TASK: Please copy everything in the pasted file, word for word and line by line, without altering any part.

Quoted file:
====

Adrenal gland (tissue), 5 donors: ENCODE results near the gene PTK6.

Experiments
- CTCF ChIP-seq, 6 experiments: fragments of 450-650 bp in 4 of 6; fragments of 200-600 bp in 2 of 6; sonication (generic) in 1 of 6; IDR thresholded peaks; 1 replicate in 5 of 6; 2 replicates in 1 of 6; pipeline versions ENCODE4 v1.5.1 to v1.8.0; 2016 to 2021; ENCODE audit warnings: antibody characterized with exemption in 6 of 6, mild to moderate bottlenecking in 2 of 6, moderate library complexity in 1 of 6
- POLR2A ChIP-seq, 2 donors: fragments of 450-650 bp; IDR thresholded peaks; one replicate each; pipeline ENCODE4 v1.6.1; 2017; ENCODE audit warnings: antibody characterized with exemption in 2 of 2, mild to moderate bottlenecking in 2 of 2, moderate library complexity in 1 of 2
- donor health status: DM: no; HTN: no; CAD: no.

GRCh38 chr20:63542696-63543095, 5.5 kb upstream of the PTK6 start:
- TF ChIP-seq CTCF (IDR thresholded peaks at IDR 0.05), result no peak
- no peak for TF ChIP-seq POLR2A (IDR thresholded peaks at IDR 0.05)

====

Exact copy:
Adrenal gland (tissue), 5 donors: ENCODE results near the gene PTK6.

Experiments
- CTCF ChIP-seq, 6 experiments: fragments of 450-650 bp in 4 of 6; fragments of 200-600 bp in 2 of 6; sonication (generic) in 1 of 6; IDR thresholded peaks; 1 replicate in 5 of 6; 2 replicates in 1 of 6; pipeline versions ENCODE4 v1.5.1 to v1.8.0; 2016 to 2021; ENCODE audit warnings: antibody characterized with exemption in 6 of 6, mild to moderate bottlenecking in 2 of 6, moderate library complexity in 1 of 6
- POLR2A ChIP-seq, 2 donors: fragments of 450-650 bp; IDR thresholded peaks; one replicate each; pipeline ENCODE4 v1.6.1; 2017; ENCODE audit warnings: antibody characterized with exemption in 2 of 2, mild to moderate bottlenecking in 2 of 2, moderate library complexity in 1 of 2
- donor health status: DM: no; HTN: no; CAD: no.

GRCh38 chr20:63542696-63543095, 5.5 kb upstream of the PTK6 start:
- TF ChIP-seq CTCF (IDR thresholded peaks at IDR 0.05), result no peak
- no peak for TF ChIP-seq POLR2A (IDR thresholded peaks at IDR 0.05)